Wednesday, March 25, 2009

Juitter allows for refreshing Twitter search

During the SXSWi festival, the Statesman hosted the Texas Social Media Awards. It was the brainchild and culmination of months of work by Robert Quigley (@robquig and the voice of @statesman) and honored some 25 people who "get" social media.

As part of this, we had a wonderful party at Ballet Austin, catered by Austin's Opal Divine's and Sweet Leaf Tea. During the social time, we wanted to post an updating Twitter feed on a wall so we could see we could all watch and contribute to the "social" flow of the evening.

That's a long intro to introduce Juitter. This is a little JQuery app (pointed out to us by Stephanie Romanski) that searches the Twittersphere for hash tags and allows you to create a dynamic, self-updating page.

The end result was this page. I was able to put it together in about 30 minutes the day before the party. It took a little javascript know-how, but I'm *by far* no .js wizard or even proficient.

Now, this page doesn't really show off the power of Juitter anymore because no one is tweeting on the #tsma hashtag anymore. However, during the party it did flow along rather nicely. In fact, we started out with "sxsw" as the keyword, and since we were limited to showing 8 tweets at a time, it was too active ... it was difficult to keep up with the tweets before they cycled to the next set. But at the party several folks (@dan360man, @michellegreer, @elisewho) lobbied me to change the Juitter feed to the #tsma keyword, which I did with a quick edit of one of the .js files.

While I think Juitter is a cute little app, it should be totally unnecessary. The old Summize-now-bought-by-Twitter search page would be all we need if it would update with actual tweets instead of onlyh the note at the top saying how many additional entries have been added. Weird that it requires a page refresh.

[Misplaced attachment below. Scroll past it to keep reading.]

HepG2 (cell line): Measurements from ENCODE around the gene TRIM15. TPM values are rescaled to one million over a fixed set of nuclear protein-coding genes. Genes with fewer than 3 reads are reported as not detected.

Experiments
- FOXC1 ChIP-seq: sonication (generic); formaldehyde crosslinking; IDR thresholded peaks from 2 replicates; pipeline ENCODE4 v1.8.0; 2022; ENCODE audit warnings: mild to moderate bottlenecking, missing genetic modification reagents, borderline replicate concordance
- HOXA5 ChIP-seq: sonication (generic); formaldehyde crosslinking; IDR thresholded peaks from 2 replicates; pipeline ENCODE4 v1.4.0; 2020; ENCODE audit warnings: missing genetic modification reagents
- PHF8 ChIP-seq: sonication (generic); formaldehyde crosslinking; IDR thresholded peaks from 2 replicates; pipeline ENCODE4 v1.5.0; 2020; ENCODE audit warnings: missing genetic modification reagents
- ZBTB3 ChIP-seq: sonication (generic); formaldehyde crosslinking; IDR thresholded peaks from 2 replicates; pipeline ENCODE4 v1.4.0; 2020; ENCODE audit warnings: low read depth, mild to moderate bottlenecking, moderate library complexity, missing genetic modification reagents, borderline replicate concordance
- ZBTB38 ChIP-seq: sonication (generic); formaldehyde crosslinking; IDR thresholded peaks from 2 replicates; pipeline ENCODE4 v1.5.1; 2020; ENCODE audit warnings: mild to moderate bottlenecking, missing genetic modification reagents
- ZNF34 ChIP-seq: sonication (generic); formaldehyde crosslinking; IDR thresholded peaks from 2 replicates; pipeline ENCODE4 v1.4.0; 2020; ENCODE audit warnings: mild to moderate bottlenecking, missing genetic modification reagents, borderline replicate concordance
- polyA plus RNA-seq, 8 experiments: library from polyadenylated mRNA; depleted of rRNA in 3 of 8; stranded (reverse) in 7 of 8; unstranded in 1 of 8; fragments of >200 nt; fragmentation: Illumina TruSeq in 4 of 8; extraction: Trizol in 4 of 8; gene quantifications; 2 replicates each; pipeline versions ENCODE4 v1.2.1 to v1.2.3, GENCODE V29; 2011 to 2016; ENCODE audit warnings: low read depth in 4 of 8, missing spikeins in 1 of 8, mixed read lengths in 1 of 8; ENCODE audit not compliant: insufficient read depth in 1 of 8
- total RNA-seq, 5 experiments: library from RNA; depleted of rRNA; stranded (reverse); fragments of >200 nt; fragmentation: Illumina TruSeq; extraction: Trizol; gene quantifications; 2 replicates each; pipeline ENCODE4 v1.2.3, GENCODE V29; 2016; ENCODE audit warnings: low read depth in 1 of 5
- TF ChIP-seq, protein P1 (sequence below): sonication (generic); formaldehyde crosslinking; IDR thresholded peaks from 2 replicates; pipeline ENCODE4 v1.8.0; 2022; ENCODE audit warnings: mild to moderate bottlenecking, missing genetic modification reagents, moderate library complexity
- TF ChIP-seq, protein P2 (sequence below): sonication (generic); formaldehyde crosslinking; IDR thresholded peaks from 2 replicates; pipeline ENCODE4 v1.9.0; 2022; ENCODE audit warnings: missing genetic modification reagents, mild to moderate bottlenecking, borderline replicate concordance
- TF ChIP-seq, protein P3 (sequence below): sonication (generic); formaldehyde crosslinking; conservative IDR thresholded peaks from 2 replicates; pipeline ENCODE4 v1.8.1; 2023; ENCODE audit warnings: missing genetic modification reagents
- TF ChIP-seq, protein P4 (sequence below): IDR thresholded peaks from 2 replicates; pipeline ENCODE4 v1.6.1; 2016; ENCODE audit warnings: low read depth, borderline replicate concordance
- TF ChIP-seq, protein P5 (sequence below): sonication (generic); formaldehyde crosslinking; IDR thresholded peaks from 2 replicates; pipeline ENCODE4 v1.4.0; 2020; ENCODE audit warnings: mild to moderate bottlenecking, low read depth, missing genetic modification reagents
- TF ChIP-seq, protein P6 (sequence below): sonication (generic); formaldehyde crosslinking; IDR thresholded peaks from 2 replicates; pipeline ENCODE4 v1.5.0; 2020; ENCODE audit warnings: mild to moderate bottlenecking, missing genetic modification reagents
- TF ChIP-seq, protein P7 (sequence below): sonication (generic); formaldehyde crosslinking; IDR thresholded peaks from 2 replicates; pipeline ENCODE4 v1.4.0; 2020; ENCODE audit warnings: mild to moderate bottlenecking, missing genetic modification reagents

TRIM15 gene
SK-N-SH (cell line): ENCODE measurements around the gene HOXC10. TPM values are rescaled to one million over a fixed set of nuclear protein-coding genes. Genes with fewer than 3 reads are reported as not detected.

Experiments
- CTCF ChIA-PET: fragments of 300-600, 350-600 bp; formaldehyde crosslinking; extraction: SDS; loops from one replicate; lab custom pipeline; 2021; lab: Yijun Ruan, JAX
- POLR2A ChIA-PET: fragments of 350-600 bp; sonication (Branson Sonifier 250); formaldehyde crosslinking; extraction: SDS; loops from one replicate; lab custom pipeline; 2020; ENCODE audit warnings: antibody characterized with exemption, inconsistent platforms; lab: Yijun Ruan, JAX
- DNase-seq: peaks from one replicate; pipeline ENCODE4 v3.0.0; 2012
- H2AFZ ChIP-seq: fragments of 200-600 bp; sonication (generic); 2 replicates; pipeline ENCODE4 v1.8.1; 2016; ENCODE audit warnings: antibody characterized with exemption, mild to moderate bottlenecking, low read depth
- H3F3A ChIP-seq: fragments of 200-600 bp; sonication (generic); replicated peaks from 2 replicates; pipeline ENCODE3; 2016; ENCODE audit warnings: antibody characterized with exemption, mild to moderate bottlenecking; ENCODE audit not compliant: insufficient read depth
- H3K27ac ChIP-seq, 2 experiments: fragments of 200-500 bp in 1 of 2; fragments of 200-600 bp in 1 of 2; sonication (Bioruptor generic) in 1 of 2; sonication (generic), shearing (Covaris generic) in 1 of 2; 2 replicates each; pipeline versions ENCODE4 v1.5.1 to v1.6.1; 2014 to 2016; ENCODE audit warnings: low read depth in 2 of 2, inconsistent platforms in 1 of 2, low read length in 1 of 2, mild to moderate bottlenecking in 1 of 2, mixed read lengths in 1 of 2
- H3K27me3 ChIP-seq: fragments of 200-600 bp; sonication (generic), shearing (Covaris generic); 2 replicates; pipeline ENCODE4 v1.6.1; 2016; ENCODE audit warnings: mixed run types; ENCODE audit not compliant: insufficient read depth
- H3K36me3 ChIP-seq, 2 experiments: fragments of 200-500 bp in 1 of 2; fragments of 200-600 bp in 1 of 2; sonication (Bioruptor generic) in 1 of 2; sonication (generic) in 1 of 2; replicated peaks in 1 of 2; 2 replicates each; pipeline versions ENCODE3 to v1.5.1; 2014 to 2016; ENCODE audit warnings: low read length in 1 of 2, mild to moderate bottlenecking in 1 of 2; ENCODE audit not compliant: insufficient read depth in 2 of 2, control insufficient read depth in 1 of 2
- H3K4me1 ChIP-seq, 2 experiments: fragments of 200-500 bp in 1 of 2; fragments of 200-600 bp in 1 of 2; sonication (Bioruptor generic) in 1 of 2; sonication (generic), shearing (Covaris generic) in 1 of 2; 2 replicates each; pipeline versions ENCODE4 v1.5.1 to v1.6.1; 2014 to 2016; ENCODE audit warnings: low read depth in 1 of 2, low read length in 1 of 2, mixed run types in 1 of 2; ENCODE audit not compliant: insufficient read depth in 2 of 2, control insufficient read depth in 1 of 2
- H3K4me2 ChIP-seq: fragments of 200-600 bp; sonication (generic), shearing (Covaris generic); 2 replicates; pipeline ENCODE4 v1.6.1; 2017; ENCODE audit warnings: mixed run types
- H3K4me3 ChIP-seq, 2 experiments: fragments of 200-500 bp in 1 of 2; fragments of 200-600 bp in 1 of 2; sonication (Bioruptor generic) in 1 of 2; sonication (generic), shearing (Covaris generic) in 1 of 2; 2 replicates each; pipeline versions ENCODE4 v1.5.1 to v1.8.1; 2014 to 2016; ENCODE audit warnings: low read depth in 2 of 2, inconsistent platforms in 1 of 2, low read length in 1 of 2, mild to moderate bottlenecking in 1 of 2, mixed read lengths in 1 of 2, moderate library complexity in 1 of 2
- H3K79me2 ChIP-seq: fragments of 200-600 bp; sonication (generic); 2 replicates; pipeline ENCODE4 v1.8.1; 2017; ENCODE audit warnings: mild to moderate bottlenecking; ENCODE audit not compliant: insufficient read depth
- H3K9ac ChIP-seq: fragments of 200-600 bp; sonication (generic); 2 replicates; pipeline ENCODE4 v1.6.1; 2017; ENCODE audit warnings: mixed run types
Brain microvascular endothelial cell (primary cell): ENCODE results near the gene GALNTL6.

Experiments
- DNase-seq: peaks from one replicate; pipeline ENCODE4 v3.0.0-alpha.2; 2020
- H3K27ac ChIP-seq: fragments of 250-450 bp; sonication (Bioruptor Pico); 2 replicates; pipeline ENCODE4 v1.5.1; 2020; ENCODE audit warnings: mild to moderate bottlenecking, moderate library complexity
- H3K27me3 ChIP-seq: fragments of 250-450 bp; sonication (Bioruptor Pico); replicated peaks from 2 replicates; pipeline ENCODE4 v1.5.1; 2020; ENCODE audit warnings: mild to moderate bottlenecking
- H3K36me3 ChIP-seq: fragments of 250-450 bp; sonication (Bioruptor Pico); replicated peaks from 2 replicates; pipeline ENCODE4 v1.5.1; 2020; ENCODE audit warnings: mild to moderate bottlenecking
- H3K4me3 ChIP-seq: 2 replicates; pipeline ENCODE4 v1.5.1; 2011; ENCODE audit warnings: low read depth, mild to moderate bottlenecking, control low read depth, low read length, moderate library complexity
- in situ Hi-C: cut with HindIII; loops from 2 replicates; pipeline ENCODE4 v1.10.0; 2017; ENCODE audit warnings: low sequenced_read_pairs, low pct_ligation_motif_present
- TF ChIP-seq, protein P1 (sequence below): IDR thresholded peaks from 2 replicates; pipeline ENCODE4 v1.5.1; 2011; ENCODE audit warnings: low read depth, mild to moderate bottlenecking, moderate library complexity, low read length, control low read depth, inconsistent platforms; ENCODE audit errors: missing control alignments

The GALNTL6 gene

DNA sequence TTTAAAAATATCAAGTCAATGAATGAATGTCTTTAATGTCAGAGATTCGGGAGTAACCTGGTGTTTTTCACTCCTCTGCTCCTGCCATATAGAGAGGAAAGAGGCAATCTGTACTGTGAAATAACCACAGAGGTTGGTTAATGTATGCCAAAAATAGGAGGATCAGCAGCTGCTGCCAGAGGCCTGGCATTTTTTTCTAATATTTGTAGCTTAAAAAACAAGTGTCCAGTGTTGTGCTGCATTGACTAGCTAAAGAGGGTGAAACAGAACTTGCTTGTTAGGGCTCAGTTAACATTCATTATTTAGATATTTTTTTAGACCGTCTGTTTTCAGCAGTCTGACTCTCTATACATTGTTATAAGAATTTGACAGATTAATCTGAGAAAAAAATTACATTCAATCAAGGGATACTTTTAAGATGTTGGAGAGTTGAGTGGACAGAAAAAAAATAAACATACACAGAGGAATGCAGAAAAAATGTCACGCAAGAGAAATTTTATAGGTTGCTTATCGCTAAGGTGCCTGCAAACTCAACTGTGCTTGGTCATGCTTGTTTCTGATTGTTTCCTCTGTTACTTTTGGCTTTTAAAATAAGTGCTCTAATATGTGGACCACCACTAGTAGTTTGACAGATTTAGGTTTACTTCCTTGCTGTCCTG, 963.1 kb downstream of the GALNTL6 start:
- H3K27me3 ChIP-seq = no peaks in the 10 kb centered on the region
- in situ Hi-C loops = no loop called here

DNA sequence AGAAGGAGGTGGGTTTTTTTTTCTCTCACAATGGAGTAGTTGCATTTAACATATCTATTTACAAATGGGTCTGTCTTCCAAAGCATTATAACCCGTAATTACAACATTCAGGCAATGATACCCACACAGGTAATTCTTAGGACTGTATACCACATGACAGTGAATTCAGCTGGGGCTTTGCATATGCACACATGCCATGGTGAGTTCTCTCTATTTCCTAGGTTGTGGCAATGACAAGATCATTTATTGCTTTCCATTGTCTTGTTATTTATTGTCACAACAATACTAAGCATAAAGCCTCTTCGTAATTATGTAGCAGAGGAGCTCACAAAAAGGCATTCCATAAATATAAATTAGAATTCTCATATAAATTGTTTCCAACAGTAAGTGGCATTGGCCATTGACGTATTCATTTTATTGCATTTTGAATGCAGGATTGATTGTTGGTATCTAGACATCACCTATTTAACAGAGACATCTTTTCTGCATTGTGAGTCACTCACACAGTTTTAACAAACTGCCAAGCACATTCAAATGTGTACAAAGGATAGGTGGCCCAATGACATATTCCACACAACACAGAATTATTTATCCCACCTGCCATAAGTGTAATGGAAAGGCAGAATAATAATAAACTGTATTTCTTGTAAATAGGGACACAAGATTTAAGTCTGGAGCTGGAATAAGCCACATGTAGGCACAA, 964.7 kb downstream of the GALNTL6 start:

During one of the SXSWi sessions (I think it was Wireframes for the Wicked) the presenters put up the page and then set their browser to automagically refresh every 30 seconds or so. It looked like they were using Safari, but I can't find the function in Safari 4 for PC. Pretty damn cool feature, though, and *much* easier than editing javascript files required for Juitter.

Tuesday, March 17, 2009

Why Twitter wins (again) at SXSW

As SXSW Interactive was ending, I was thinking today why Twitter is so successful in a convention setting.

I didn't make it to the convention center until Saturday, the 2nd day, but I was struck by how awful the phone service was. It was hard to get a call out, and even hard to get SMS messages out, especially from within the conference rooms.

I found out later I wasn't alone in my frustration. AT&T admitted their cell service was slammed by the amount of usage in the area, and I'm not surprised considering the iPhone to BlackBerry ratio was about 10-to-1 (as was the Macbook-to-PC ratio. It was like a flippin' Apple commercial.)

On the other hand, Wi-Fi in the convention center was pretty good. Hallways were sometimes rough, but I rarely had problems getting connections when I was at a panel. I know many folks were relying on Twitter to communicate directly with peers instead of SMS.

But of course there are other reasons it was successful.

* Those panels that encouraged the use of hash tags allowed both those within and out of the panel to follow along easily. I use Tweetie on the iPhone, which has a decent search, so I was able to flip over and see what other folks were saying about particular panels, even if I wasn't following them. Some examples: #sxswid (For panel on OpenID, OAuth in Enterprise; #wickedwire (for panel on Wireframes for the Wicked, which did a good job taking questions from both Twitter and the audience microphone); #sxswomnt (Old Media New Tricks, the panel by @statesman's Robert Quigley and @colonelTribune Daniel Honigman.) #tsma (Texas Social Media Awards) which was a party/awards ceremony hosted by the Statesman.)

* Finding and meeting friends. This is really a no-brainer and really part of what always make the Twitter community cool, even outside of conventions, but it was really handy here. Lunch sessions and flash mob coffee's were set. Meetup locations changed based on crowd control and more.

Sunday, March 15, 2009

Trade show Pano from SXSW

Panoramic iPhone app

This photo was taken at Sxsw interactive at a 10a panel on Sunday. I sent to it by emailing to blogger.

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